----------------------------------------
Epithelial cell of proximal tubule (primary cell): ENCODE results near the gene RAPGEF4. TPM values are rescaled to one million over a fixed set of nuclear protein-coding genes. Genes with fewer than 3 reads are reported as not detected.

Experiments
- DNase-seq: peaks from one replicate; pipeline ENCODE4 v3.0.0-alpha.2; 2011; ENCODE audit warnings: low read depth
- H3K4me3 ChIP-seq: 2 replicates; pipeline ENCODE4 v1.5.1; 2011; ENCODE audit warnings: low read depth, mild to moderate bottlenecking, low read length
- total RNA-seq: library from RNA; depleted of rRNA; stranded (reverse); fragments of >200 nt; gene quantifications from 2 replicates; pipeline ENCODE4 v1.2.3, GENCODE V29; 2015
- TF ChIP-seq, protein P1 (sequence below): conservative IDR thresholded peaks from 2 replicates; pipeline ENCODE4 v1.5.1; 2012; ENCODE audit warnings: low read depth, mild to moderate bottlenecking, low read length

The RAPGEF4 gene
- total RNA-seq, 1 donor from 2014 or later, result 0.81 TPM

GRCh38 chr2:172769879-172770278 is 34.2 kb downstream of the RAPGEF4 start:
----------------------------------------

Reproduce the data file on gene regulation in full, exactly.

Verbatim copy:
Epithelial cell of proximal tubule (primary cell): ENCODE results near the gene RAPGEF4. TPM values are rescaled to one million over a fixed set of nuclear protein-coding genes. Genes with fewer than 3 reads are reported as not detected.

Experiments
- DNase-seq: peaks from one replicate; pipeline ENCODE4 v3.0.0-alpha.2; 2011; ENCODE audit warnings: low read depth
- H3K4me3 ChIP-seq: 2 replicates; pipeline ENCODE4 v1.5.1; 2011; ENCODE audit warnings: low read depth, mild to moderate bottlenecking, low read length
- total RNA-seq: library from RNA; depleted of rRNA; stranded (reverse); fragments of >200 nt; gene quantifications from 2 replicates; pipeline ENCODE4 v1.2.3, GENCODE V29; 2015
- TF ChIP-seq, protein P1 (sequence below): conservative IDR thresholded peaks from 2 replicates; pipeline ENCODE4 v1.5.1; 2012; ENCODE audit warnings: low read depth, mild to moderate bottlenecking, low read length

The RAPGEF4 gene
- total RNA-seq, 1 donor from 2014 or later, result 0.81 TPM

GRCh38 chr2:172769879-172770278 is 34.2 kb downstream of the RAPGEF4 start: